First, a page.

Businessmen at the caliber of Elon Musk have learned extra languages due to the amount of world travel they tend to do for their business. Musk is no different, traveling to areas such as Russia and Japan. Plus, he’s lived in the United States of America, Canada, and of course he was born in South Africa. It wasn’t until he was 17 until he moved away from his birth country, so does Elon Musk speak Afrikaans?
No – Elon doesn’t speak Afrikaans. Whilst he was born in South Africa, and while he had to take Afrikaans lessons when he was a child, in fluency, he is monolingual. This may be the most average thing about Musk as approximately 40% of the global population are only fluent in one language, the rest can speak two or more, with 1% of the population able to speak more than 5 or 6.
Musk lived in South Africa until he was an older teenager so you may be surprised that he is only able to speak English and none of the other ten official languages of the country. We’re so used to seeing him excel at things, it’s nice to see him fit in the average category somewhere.
South Africa’s Official Languages
As mentioned above, South Africa has eleven official languages, and they don’t even lead in that category. The list of official languages for the country are: IsiNdebele, Sesotho sa Leboa, Sesotho sa Borwa, SiSwati, Xitsonga, Setswana, Tshivenḓa, IsiXhosa, IsiZulu, Afrikaans, and English.
Pretoria, South Africa, where Musk was born and raised, is the capital city for the country and a lot of English is spoken there (it’s the fourth most spoken language in Pretoria), including in parliament. Like many large cities around the world, the majority of the population is able to speak a native language and English.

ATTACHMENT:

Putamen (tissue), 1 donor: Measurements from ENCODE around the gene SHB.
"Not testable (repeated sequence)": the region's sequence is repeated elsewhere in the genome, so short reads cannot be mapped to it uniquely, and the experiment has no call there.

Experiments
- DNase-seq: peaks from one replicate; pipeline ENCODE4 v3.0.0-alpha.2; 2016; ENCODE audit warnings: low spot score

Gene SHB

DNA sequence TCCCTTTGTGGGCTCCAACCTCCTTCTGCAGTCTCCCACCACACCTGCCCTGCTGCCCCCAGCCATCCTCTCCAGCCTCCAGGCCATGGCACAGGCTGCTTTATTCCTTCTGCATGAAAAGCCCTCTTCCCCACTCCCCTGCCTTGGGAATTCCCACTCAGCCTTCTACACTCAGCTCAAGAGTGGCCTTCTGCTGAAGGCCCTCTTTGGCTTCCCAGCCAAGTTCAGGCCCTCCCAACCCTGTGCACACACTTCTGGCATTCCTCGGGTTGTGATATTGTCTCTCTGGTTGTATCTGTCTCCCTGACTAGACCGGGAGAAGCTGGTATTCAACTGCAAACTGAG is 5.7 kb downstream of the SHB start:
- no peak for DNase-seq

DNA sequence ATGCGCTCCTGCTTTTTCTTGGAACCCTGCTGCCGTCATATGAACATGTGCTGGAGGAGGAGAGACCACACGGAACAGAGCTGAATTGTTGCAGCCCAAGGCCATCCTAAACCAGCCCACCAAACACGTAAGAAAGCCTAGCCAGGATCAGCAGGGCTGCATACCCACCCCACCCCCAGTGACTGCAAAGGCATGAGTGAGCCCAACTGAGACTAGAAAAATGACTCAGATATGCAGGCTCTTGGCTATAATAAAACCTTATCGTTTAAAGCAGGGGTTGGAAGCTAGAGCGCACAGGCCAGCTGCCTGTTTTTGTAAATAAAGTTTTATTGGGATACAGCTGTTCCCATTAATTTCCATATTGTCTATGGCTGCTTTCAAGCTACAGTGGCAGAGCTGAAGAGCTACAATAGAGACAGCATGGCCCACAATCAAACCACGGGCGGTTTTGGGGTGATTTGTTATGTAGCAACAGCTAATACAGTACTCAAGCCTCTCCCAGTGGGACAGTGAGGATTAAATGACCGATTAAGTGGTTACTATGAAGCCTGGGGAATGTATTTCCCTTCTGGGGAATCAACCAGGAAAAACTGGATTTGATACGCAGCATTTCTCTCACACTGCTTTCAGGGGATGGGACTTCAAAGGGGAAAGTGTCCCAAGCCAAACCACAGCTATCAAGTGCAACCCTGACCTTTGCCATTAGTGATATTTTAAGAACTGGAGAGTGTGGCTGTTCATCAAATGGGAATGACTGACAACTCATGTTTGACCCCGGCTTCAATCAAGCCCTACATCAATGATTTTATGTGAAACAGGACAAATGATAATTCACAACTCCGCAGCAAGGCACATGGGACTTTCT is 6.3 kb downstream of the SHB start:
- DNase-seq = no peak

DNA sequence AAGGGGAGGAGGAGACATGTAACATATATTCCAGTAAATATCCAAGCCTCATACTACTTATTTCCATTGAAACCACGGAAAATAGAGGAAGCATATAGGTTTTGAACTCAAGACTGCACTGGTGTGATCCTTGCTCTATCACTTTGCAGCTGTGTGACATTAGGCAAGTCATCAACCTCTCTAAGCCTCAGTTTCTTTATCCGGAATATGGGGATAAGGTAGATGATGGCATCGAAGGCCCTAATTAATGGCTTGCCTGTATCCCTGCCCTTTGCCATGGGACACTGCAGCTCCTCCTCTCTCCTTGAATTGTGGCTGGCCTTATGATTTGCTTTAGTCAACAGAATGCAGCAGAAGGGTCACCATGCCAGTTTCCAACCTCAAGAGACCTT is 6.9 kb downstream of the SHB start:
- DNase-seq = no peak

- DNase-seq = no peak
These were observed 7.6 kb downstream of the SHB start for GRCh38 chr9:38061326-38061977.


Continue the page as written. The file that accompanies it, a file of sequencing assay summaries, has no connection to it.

Growing Up in South Africa
Elon Musk was born to English-speaking parents, while his father is native to South Africa, his mother is originally from Canada. His mother, Maye, is multi-lingual and is able to speak Afrikaans as she spent most of her young, and adult, life in South Africa before moving back to North America. Since he spoke in English at home, and in many places around the city of Pretoria, and elsewhere, he didn’t feel the need to learn another language.
According to his biography, Elon Musk: Tesla, SpaceX, and the Quest for a Fantastic Future, written by Ashlee Vance, he was taught Afrikaans in school, but Musk felt it was a needless language to learn. Only 3% of the global population can speak Afrikaans. Musk always figured he would leave South Africa and head for North America, and whether you’re in Canada or the United States, English is the number one language and he figured that was enough. He retained enough Afrikaans to pass, but then quickly dropped it once he left school.
There are many studies showing a range of how many people are monolingual, or can only speak one language, in the world. Some have the number as low as 25%, though many agree that it is somewhere around 40%.
Several countries around the world have more than one official language, which is why the number of polyglots, or people who speak more than one language, is so high. At the other end of the spectrum you have the United States and Mexico, neither of whom have an official language, though they each have their own popular language.
Compared to the global average, American’s have a higher rate of monolingualism, with 75% of Americans only speaking one language. That language is not necessarily English, as some come to America and retain their mother tongue as the only language they know.
Many Americans, in addition to other prominent English countries such as the United Kingdom, Australia, and New Zealand, feel there’s no need to learn another language, as most of the various aspects of the business world all speak English.
If you counted computer languages, then Elon wouldn’t be considered monolingual, as he has extensive knowledge in multiple computer languages such as BASIC, Python, and C/C++, among others.
While Musk travels the world for business and pleasure, he hasn’t picked up on any other languages and often has translators with him in case the people he is meeting don’t understand or speak English. Though there have been times when he’s been without a translator and yet still seems to have fun.